Want to know what smoked rattlesnake tastes like? How to lower your cholesterol level? How to patch wallpaper? Robb Weller is your man.
Weller is co-host of ABC-TV's "Home," a daytime forum for ideas, suggestions and hints that can be applied to viewers' lives.
"I'm probably a lot healthier than I was because 'Home' has changed my eating habits," said Weller. "The only problem with being the host of a show like this is you turn into a pain in the neck to your friends. Instead of talking in sentences, you talk in household hints. You go to a friend's house and tell him how to make a quick fix on torn wallpaper with toothpaste or fill a nail hole with paint mixed with a little cornstarch.
"On the show, I might talk about the benefits of rock garlic. I've eaten everything they bring on the show to make people healthy, from raw nasturtiums to smoked rattlesnake. It tastes like smoked chicken. In fact, everything tastes like smoked chicken except smoked chicken, which tastes like fajita ."
Weller is quick to add, however, that you shouldn't get the idea that "Home" is all household hints.
"It's so versatile that it's difficult to talk about," he said. "It's not like 'Oprah' or 'Donahue,' with one host and one topic each day. There are seven aspects of 'Home' each day. It can be hints, cooking, medicine, emotional help, home decoration, or a wide variety of things."
Weller, who is also co-anchor of the syndicated "Entertainment This Week," has been the host of "Home" since its debut last year. The show has a rotating system of co-hosts who appear with Weller.
In addition, "Home" also has a staff of experts on such topics as home decorating, arts and crafts, food, carpentry, leisure and recreation, money-saving tips, car repair, home repair, picking movies for children and human-interest stories.
"This is a research-driven show," said Weller. "Viewers contribute an enormous amount to the show. They make suggestions and tell us who they want to see on the show. We have a program that's not particularly high in the ratings but attracts a lot of women in the 18 to 49 age category. We get 35,000 requests a week for our newsletter, which costs $1."
Weller grew up in Tacoma, Wash., and attended the University of Washington. He was a yell leader at athletic events and is credited with creating "The Wave," the crowd ripple that has become a fixture at sporting events.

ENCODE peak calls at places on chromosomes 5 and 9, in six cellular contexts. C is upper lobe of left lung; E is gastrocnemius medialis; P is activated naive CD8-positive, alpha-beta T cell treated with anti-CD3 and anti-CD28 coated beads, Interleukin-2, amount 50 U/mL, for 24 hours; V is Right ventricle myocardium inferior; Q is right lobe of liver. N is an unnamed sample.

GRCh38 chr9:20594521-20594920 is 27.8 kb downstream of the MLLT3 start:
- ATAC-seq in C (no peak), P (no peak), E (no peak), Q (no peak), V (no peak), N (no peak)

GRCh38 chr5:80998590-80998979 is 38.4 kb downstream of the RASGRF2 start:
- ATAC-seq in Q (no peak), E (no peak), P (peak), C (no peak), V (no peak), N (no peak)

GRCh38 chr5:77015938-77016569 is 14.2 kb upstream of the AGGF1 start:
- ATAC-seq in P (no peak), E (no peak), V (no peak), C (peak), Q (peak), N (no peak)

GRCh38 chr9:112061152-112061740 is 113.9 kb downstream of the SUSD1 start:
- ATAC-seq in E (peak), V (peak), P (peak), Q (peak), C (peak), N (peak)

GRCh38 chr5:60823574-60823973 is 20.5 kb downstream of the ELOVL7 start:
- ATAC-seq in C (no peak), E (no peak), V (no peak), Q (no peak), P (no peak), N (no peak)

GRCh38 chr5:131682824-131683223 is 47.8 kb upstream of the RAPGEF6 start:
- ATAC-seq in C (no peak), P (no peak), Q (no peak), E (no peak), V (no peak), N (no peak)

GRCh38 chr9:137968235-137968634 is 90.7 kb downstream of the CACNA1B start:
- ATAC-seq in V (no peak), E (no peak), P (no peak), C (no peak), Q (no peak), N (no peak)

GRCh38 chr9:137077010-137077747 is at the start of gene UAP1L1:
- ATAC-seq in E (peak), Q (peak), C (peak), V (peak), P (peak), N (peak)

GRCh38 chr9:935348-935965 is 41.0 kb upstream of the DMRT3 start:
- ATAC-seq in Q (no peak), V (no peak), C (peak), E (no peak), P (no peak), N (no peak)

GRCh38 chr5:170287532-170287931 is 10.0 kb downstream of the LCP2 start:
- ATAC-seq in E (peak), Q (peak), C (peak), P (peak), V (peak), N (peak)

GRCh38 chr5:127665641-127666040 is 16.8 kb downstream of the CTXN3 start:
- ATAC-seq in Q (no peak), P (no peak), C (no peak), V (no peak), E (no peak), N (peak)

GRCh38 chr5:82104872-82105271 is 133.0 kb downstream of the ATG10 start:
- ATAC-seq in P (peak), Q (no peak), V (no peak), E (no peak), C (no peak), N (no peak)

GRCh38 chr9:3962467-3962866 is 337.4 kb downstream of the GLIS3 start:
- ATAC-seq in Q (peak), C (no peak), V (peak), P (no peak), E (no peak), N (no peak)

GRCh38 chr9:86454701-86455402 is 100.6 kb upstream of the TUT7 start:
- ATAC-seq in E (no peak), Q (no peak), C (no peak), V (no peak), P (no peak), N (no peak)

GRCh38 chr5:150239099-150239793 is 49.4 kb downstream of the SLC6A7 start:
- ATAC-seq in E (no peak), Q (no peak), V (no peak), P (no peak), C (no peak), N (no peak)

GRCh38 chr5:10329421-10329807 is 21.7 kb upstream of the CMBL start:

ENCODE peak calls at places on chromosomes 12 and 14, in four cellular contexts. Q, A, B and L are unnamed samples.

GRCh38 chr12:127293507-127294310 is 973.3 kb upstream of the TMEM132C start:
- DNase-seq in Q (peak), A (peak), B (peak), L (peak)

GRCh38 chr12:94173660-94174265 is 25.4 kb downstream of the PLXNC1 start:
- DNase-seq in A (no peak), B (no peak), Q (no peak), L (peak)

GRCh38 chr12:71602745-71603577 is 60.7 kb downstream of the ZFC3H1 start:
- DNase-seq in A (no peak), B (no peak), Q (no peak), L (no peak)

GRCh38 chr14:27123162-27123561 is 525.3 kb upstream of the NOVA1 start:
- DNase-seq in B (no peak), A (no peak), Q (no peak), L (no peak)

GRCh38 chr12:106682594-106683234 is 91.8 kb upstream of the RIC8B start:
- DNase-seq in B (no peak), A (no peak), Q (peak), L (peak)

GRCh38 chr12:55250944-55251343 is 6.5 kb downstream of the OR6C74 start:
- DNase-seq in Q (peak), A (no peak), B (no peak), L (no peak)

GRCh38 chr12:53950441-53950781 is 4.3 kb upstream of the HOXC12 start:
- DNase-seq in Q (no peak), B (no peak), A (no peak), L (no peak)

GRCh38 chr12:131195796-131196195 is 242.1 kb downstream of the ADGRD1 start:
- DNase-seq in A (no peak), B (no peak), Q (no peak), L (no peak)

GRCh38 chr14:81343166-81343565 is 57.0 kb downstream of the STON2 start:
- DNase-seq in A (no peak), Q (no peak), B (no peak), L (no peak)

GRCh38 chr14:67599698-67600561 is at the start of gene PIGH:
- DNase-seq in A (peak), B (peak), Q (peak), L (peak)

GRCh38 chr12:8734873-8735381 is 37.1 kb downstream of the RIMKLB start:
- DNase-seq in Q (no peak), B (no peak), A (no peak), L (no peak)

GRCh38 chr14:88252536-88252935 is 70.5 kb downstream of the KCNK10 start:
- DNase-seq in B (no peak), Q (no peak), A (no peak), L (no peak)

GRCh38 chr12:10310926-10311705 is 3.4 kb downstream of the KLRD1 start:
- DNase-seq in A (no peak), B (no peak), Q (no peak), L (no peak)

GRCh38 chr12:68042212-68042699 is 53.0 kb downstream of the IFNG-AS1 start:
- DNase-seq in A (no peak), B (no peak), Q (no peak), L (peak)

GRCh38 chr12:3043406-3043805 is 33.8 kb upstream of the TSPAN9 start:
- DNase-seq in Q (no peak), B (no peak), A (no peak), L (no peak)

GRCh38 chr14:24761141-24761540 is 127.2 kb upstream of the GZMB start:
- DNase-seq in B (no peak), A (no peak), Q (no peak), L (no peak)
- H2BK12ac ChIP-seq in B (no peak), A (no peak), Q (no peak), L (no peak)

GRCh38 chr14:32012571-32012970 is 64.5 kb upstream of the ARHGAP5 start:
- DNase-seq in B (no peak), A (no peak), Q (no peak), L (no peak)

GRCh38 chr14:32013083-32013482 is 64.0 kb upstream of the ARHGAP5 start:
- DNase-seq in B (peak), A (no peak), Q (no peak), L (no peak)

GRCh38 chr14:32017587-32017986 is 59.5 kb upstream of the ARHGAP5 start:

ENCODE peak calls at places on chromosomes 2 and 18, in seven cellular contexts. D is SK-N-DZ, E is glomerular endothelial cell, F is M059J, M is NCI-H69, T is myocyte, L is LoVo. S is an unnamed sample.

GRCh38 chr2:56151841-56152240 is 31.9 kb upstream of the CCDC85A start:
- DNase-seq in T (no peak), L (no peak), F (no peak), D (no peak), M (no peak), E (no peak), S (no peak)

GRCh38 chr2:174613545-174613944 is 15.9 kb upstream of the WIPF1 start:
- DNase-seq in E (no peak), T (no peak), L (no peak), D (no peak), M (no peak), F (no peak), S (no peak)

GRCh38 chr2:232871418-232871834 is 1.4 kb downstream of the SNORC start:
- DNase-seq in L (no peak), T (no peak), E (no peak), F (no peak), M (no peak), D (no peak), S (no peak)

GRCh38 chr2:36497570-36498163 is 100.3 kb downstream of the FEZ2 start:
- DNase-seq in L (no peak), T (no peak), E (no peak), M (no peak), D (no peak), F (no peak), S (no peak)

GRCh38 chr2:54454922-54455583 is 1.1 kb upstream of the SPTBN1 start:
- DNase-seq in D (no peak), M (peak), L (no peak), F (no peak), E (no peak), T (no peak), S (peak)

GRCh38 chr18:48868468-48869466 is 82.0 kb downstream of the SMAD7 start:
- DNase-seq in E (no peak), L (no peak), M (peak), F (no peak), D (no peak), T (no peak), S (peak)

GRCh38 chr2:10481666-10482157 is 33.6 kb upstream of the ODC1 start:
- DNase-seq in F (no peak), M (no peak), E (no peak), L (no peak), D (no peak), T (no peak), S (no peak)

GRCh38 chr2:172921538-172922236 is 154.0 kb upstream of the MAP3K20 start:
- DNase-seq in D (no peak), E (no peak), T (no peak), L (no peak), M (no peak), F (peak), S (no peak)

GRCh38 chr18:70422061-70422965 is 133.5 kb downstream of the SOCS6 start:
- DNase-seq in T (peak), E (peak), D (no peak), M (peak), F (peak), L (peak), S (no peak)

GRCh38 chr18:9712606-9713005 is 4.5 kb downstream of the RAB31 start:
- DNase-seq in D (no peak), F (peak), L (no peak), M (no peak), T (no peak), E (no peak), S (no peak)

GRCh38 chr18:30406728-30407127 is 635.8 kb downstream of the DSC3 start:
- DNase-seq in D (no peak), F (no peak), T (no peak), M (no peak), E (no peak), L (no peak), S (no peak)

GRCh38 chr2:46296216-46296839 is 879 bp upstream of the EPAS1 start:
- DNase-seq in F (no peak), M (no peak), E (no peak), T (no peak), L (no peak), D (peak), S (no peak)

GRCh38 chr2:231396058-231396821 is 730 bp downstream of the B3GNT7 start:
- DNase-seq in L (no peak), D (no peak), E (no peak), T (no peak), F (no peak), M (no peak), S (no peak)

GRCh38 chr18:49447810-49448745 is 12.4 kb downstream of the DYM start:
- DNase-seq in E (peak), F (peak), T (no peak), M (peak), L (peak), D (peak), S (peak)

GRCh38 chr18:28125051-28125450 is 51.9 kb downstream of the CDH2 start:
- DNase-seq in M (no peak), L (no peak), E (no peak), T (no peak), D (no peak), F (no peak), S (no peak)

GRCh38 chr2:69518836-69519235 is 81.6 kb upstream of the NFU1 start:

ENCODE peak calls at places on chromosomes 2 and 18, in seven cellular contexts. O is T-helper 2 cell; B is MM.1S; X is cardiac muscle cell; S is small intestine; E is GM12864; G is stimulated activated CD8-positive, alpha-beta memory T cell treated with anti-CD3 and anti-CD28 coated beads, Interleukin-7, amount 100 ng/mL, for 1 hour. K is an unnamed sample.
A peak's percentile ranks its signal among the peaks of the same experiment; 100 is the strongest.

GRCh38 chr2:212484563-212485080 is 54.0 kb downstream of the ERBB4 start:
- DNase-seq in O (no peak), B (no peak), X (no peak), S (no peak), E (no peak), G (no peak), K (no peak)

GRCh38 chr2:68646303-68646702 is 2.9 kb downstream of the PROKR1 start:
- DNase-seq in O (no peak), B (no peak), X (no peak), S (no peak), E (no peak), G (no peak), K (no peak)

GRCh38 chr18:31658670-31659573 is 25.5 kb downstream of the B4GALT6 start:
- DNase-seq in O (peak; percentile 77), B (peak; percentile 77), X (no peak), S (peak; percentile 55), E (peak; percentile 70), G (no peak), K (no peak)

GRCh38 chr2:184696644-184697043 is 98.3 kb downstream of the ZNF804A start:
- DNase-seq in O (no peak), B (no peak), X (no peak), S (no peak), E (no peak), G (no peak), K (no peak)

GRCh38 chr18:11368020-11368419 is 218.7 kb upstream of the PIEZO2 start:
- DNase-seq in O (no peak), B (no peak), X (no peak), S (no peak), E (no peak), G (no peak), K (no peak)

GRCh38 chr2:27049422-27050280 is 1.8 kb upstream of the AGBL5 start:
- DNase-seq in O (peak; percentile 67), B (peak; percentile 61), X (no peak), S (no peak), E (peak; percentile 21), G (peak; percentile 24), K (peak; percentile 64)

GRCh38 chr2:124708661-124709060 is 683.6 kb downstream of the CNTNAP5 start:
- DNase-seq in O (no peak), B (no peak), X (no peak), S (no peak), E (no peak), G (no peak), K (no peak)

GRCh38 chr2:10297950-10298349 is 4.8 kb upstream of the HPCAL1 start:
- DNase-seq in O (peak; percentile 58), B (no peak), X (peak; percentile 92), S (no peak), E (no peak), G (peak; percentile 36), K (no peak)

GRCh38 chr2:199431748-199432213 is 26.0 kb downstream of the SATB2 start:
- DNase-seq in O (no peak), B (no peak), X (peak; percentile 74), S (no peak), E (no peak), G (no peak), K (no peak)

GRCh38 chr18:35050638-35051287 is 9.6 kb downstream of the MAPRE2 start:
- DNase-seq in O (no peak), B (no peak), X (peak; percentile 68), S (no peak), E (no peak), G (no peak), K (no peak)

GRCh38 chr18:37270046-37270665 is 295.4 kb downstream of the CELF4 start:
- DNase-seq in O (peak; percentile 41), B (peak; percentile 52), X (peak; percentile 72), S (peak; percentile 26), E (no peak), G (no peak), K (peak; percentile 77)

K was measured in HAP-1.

He began his television career in Seattle and later worked in Columbus, Ohio, for Qube, a cable company that had two-way communications with its viewers.
"I was host of a live talk show in Columbus, and whatever happened, happened," he said. "Once we had a chicken-flying contest. One chicken flew right into the lighting board. Zap! So, what do you do? We had no commercials, so I threw it to the band.
"We were doing 'Fernwood 2Night' for real. It was a lot of fun. I was 27 years old and it was my first big, steady gig in television. I wouldn't move to Columbus unless I earned my age. We fought and fought and I finally got $27,000 a year."
He and Leeza Gibbons were co-hosts of "Two on the Town" at WCBS in New York when they were both summoned to Los Angeles by "Entertainment Tonight." Weller was co-anchor of "Entertainment Tonight" for two years, and he and Gibbons are co-anchors of the weekend version.
Weller and his wife, Barbara, a former entertainment editor for the Chicago Sun-Times, have an 11-month-old daughter, Lindsay. "We're homebodies," he said. "We don't go to gala openings or Hollywood parties. When we go to the movies, we go to a neighborhood theater.
"My wife's biggest problem with me is getting me out of the yard on weekends. I love to putter. I find great solace in that after a week of 12-hour days. I have to be at work on 'Home' at 5 in the morning."
He and his wife are also involved in projects of their own, such as a video workout for overweight women called "Women at Large" and plans for a half-hour cable show expanding on the video.